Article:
Putin then, however, called on Ukrainian forces to turn on their leadership ahead of any potential discussions.

"Take power into your own hands," Putin said, "it looks like it will be easier for us to negotiate with you than with this gang of drug addicts and neo-Nazis who settled in Kyiv and took the entire Ukrainian people hostage."

Reports of military operations throughout the country continued as Russia pushed deeper into Ukraine despite condemnation from the West. U.S. President Joe Biden has already rolled out a number of sanctions targeting senior Russian officials and state institutions, and the European Union indicated Friday it would blacklist Putin and Russian Foreign Minister Sergey Lavrov directly.

Israel, for its part, has avoided taking a hard line with Russia as Bennett has set out to establish not only good relations with Moscow but a warm personal repertoire with Putin himself.

During their latest reported phone call last month, as the Ukraine crisis continued to escalate, Bennett's office said he had a "good" conversation with his Russian counterpart in which "the two leaders discussed a number of issues, primarily matters of regional security."

Putin also extended an invitation to Bennett and his wife to visit St. Petersburg, an offer Bennett's office said they "would be pleased" to accept.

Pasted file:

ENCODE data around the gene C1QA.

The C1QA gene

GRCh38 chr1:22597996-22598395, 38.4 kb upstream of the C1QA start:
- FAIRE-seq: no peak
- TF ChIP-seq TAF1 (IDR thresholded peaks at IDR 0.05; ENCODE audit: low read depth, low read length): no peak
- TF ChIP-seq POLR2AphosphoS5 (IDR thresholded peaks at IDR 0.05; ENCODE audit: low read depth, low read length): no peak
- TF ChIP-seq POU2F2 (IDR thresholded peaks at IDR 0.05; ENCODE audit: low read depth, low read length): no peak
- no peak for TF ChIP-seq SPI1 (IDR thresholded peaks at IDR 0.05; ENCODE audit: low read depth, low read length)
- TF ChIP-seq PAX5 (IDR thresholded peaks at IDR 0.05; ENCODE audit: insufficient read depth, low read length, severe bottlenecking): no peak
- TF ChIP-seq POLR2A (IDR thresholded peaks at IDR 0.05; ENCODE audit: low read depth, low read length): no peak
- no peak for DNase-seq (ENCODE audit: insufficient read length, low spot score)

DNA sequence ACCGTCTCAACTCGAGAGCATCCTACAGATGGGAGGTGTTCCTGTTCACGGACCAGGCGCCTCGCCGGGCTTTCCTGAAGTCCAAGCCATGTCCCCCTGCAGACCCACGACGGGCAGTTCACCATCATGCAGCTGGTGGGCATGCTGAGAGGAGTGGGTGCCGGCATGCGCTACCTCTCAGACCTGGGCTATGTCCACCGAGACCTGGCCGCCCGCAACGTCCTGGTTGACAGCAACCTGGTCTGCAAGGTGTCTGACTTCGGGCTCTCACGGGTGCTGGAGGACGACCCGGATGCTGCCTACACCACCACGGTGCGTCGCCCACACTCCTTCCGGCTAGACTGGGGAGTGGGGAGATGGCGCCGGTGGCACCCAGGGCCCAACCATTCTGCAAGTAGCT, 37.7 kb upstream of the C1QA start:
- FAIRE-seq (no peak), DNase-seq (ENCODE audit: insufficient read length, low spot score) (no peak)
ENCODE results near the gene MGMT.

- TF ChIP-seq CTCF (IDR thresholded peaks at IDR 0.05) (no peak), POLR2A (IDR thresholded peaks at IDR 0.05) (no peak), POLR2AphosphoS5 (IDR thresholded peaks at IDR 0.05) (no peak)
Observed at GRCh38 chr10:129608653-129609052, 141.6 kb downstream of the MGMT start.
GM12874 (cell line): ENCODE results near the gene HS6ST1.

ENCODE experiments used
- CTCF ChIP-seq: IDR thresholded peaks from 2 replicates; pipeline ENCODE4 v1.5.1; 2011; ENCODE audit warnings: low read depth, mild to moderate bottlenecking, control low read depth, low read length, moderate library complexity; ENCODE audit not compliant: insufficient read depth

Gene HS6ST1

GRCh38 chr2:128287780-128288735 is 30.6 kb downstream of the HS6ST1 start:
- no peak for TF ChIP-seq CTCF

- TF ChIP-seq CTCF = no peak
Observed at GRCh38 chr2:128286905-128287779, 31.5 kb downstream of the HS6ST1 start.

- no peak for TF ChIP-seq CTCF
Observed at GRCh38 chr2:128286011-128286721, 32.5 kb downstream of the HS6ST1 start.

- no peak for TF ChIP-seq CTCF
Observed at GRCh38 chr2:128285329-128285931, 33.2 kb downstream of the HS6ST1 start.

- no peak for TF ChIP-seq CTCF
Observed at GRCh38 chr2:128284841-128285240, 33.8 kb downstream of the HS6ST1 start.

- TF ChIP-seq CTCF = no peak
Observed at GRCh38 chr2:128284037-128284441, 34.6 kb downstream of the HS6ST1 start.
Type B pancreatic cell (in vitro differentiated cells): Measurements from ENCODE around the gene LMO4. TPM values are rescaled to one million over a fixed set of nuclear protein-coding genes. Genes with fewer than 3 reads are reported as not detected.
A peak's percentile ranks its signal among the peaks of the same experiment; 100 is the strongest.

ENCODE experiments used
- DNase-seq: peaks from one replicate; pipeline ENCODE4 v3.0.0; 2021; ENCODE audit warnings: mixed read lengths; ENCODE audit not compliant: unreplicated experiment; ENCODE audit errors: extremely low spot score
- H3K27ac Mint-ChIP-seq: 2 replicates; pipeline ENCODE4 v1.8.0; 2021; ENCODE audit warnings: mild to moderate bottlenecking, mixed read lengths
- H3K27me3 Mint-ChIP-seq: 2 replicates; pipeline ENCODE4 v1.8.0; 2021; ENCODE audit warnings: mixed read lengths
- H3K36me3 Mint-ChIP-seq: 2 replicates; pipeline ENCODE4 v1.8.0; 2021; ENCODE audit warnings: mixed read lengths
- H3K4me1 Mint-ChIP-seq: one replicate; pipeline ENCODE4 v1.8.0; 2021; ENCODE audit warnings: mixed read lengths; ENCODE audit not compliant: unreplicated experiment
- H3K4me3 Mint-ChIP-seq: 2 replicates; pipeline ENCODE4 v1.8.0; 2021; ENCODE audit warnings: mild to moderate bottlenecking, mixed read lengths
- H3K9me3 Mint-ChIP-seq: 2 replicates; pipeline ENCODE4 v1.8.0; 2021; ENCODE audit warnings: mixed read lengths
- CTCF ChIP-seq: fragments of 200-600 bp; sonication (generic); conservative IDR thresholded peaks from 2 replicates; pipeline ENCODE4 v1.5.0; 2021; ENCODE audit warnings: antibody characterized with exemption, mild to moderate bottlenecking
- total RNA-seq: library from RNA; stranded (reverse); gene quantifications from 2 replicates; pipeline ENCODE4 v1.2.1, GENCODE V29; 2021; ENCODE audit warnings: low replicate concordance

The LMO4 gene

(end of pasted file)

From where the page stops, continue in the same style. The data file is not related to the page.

That being said, Israeli Foreign Minister Yair Lapid did issue a statement Thursday in which he said that "the Russian attack on Ukraine is a violation of the world order and Israel condemns it."

On Friday, Russian Deputy Foreign Minister Mikhail Bogdanov received Israel's ambassador in Moscow, Alexander Ben Zvi, during which the Russian Foreign Ministry said "topical issues of bilateral relations were discussed," including the situation in Ukraine.

"In this context, the Russian side paid special attention to the need to continue efforts to preserve the historical truth about the Second World War, the Holocaust and counteract attempts to glorify Nazism," the Russian readout said.

"At the same time, the hope was expressed that Israel would treat with due understanding the reasons that prompted the Russian leadership to decide to conduct a special military operation to protect civilians in Donbass, demilitarize and denazify Ukraine," it added. "The intention to continue a constructive political dialogue, the progressive development of mutually beneficial trade and economic cooperation and cultural and humanitarian ties was also confirmed."

This is a developing news story. More information will be added as it becomes available.